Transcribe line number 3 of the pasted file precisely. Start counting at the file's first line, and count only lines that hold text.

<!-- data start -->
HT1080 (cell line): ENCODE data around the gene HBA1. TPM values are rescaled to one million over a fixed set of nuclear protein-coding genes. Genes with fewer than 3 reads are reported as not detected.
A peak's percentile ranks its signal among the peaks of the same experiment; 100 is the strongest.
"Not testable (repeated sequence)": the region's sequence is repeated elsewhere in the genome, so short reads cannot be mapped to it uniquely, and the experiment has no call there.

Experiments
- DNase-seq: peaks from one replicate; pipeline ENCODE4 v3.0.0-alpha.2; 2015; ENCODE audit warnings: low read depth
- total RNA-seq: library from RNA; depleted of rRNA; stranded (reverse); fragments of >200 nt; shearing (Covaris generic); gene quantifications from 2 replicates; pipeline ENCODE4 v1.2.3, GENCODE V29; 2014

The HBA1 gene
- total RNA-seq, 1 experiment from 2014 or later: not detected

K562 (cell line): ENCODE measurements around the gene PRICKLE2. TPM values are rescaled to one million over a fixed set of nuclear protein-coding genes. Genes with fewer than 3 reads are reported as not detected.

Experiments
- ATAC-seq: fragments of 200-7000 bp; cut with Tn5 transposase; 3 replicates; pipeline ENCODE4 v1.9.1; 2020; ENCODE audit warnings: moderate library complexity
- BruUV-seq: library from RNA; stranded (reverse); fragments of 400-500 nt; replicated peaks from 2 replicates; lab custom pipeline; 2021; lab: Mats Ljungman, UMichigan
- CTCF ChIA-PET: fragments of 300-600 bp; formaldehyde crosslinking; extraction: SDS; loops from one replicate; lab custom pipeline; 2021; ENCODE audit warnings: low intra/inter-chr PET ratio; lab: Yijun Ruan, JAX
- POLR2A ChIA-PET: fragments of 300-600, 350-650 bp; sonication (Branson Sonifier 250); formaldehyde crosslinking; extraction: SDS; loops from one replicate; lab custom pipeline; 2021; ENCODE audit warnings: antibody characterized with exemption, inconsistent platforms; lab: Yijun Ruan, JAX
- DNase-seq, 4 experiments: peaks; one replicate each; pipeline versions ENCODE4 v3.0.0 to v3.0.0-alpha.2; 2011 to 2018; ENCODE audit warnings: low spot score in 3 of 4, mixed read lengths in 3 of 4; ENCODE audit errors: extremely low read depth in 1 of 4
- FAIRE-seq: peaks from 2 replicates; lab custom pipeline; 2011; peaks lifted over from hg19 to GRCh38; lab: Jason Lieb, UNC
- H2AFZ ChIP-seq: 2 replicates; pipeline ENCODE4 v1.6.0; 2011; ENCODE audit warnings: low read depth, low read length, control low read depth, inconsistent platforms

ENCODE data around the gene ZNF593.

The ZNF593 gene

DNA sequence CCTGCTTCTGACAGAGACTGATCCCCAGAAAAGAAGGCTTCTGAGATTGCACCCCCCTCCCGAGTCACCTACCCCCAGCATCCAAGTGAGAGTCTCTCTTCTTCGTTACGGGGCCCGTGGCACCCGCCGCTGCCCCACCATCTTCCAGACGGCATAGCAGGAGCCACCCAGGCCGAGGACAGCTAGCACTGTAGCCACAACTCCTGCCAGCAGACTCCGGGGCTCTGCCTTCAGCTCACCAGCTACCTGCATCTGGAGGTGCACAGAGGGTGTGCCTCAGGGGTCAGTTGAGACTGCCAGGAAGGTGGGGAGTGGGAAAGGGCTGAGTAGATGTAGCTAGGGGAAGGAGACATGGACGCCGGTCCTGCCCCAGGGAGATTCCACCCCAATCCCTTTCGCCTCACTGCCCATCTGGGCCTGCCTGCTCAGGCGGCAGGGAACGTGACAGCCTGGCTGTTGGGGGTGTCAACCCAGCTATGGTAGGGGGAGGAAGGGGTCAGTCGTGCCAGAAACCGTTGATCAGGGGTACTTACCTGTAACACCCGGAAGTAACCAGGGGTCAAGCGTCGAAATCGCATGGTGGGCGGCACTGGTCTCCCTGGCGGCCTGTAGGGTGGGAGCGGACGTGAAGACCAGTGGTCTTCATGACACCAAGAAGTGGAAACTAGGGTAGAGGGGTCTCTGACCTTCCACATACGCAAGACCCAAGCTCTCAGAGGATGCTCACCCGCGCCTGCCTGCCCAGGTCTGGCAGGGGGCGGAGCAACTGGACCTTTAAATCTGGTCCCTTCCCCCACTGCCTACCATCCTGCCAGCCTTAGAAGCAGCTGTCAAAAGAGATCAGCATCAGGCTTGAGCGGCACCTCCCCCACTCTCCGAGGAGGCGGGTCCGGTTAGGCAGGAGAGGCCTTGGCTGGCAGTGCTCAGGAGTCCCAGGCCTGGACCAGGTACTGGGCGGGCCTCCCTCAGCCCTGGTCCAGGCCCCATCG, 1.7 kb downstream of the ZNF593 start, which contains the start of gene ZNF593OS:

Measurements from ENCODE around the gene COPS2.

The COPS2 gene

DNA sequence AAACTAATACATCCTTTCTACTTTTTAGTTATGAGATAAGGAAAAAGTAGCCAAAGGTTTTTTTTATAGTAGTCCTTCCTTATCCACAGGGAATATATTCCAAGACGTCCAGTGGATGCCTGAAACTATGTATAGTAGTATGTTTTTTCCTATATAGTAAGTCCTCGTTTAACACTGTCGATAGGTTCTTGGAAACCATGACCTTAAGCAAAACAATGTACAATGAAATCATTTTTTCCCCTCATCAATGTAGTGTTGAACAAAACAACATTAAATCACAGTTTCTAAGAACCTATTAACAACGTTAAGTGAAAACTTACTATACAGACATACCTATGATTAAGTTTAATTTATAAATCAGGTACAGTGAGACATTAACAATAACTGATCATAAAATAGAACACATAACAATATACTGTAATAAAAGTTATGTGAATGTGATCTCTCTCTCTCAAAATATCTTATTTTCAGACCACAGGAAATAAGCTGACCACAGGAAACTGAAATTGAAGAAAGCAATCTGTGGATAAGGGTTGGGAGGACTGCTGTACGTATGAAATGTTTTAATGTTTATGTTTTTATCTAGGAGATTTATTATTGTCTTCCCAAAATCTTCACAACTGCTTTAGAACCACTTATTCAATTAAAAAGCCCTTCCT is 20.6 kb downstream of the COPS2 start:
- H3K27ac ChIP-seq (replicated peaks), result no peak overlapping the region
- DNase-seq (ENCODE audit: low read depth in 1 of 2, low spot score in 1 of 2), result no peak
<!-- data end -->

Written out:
"Not testable (repeated sequence)": the region's sequence is repeated elsewhere in the genome, so short reads cannot be mapped to it uniquely, and the experiment has no call there.